You are not mine to take.” He brushed his lips against mine. Softly, so softly I might have imagined them there. My eyes fluttered shut.

As with the first book, Audrey Rose made for an excellent protagonist. I loved how strong and independent she is, and she just really holds her own, especially for the main character of a book set in the Victorian times. She continues to be such an admirable woman of her time and I really enjoyed reading about the decisions she makes in regards to her relationships.

Thomas was also a great love interest, despite a few questionable moments that Audrey certainly doesn’t let him get away with (and I love her for it!). Again, this story has another dark mystery which I loved. It felt sufficiently creepy and atmospheric, and I had no clue who the killer was until the reveal!

He could persuade me to build a steamship to the moon when he kissed me. We could orbit the stars together. “You are yours to give.

Overall, this is an excellent edition to the first, and I really enjoyed it. I can’t wait to read more about Audrey and Thomas and the adventures they get up to!

4.5 out of 5 stars


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Review: Find Me (#2) by Andre Aciman


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Elio believes he has left behind his first love – but as an affair with an older man intensifies, his thoughts turn to the past and to Oliver.
Oliver, a college professor, husband and father, is preparing to leave New York. The imminent trip stirs up longing and regret, awakening an old desire and propelling him towards a decision that could change everything.
In Call Me By Your Name, we fell in love with Oliver and Elio. Find Me returns to these unforgettable characters, exploring how love can ripple out from the past and into the future.

I wasn’t sure how I would feel about this book after not enjoying Call Me By Your Name when I read it a few years ago. However, I was intrigued by Find Me, especially when I found out it contained a story about Elio’s dad. The discussion Elio has with his dad in Call Me By Your Name was one of my favourite parts of the book, so when I heard I could read more about him I jumped at the chance.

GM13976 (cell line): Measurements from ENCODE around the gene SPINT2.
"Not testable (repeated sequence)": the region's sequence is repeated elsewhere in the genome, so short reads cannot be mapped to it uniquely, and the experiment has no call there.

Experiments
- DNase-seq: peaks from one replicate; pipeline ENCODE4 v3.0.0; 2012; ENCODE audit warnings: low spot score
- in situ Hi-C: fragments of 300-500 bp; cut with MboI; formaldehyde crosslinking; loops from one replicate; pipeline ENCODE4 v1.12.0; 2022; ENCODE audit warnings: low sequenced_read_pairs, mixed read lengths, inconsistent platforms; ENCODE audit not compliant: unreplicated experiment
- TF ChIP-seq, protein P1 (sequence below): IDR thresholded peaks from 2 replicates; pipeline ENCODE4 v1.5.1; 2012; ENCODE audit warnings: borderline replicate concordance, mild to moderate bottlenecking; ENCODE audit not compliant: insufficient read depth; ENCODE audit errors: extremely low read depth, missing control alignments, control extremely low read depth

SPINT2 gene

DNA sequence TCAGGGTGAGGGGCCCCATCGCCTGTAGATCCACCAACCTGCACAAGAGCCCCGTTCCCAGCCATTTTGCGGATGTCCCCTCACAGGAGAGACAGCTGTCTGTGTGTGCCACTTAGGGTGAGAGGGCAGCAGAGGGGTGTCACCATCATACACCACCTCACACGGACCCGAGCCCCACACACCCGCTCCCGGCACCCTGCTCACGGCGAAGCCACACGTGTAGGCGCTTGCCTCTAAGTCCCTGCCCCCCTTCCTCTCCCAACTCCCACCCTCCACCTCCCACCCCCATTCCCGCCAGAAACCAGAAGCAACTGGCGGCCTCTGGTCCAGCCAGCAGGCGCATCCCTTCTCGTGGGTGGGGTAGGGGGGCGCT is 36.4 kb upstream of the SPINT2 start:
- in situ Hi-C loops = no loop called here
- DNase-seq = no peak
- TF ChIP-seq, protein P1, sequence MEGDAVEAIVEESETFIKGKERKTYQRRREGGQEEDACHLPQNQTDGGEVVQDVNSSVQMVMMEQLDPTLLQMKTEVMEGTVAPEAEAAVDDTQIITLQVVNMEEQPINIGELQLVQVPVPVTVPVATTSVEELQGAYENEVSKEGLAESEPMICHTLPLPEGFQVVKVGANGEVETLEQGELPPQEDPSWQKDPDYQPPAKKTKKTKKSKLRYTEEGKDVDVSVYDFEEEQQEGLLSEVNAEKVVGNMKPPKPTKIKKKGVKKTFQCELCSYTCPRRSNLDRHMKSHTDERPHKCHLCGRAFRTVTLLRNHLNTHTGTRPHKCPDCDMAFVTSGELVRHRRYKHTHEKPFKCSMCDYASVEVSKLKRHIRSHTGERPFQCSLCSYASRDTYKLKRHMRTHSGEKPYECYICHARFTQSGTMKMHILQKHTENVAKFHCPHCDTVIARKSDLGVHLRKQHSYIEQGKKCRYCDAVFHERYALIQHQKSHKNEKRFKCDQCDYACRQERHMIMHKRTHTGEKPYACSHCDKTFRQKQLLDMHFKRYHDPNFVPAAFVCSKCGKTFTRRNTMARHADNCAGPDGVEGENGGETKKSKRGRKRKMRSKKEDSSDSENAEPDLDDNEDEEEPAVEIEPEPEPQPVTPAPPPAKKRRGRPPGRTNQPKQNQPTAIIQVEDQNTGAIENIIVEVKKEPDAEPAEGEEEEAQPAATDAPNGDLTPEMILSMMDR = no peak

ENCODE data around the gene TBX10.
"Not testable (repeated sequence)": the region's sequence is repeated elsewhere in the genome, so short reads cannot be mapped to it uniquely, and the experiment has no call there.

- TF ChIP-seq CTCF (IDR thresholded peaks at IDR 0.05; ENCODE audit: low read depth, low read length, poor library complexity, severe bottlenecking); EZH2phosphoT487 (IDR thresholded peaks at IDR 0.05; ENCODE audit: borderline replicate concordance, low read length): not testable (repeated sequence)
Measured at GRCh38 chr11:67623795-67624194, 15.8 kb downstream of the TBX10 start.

However, I unfortunately can’t say I enjoyed this much more. It was mainly quite bland and just okay. I read it mostly on audiobook (probably around 80% and 20% physical) and I’m glad I did. Although Aciman’s writing is very beautiful, it is quite deep and therefore difficult to get through in my opinion. Reading the audiobook definitely helped with this!

Each of us is like a moon that shows only a few facets to earth, but never its full sphere.

I’ve heard a lot of readers were disappointed by this book because they expected more Elio and Oliver, and I can see why. The first half of the book follows Samuel, Elio’s dad, which I actually enjoyed the most. He meets a woman by chance on a train, called Miranda, and they fall in love in a whirlwind 24 hour journey. Although I felt it was quite unrealistic, I loved the stark honesty of their feelings for each other and some of the discussions they had. However, the romance did feel odd at times, in the pure desire and love they felt for each other merely hours after having met. There was also some incredibly odd and problematic scenes and discussions between them, including some very problematic discussions of sex and abuse.

Elio’s story follows, and then Oliver’s. They are all set years after Call Me By Your Name, and I think Oliver’s section was set 20 years after. I quite enjoyed Elio’s story, which was also a whirlwind romance with a strange amount of mystery surrounding a sheet of music, which it became clear was the idea for the chapters of the book. The relationship in Elio’s section felt more realistic, but was not without it’s problems in discussion.

Oliver’s section of the book showed him married, but seemingly fantasising at length about a threesome with two of his friends. This just felt uncomfortable and conflicting to the story. We eventually end the book with the characters all coming together, in a way.

Most of us never meet those who’ll understand our full rounded self. I show people only that sliver of me I think they’ll grasp.

As I felt about Call Me By Your Name, this book was very problematic in some of it’s discussion and in a lot of ways, feels like a way for the author to play out his own very weird fantasies. Although I did enjoy some elements of this book, including the beautiful setting and beautiful writing, there was just too many problems for me to enjoy it.

2.5 out of 5 stars


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Review: Four (#0.1-0.4) by Veronica Roth